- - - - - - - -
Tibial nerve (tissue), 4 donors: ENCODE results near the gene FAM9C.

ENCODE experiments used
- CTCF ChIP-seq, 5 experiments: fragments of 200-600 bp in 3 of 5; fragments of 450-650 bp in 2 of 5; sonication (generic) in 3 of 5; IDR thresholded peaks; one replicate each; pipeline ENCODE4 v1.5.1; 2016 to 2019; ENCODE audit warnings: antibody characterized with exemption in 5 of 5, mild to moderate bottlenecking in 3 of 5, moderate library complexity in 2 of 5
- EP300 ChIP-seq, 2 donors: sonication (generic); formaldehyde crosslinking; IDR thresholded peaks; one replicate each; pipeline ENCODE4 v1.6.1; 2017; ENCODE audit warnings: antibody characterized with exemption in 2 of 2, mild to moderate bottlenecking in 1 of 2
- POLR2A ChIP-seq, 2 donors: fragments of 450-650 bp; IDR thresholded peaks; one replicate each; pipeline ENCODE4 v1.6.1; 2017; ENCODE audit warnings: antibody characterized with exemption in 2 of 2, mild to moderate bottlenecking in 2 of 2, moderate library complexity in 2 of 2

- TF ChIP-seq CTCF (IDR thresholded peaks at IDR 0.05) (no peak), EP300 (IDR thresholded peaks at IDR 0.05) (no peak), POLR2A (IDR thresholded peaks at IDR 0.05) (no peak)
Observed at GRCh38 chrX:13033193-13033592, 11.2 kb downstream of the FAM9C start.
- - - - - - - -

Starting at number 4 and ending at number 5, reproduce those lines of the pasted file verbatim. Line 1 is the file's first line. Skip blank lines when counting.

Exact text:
- EP300 ChIP-seq, 2 donors: sonication (generic); formaldehyde crosslinking; IDR thresholded peaks; one replicate each; pipeline ENCODE4 v1.6.1; 2017; ENCODE audit warnings: antibody characterized with exemption in 2 of 2, mild to moderate bottlenecking in 1 of 2
- POLR2A ChIP-seq, 2 donors: fragments of 450-650 bp; IDR thresholded peaks; one replicate each; pipeline ENCODE4 v1.6.1; 2017; ENCODE audit warnings: antibody characterized with exemption in 2 of 2, mild to moderate bottlenecking in 2 of 2, moderate library complexity in 2 of 2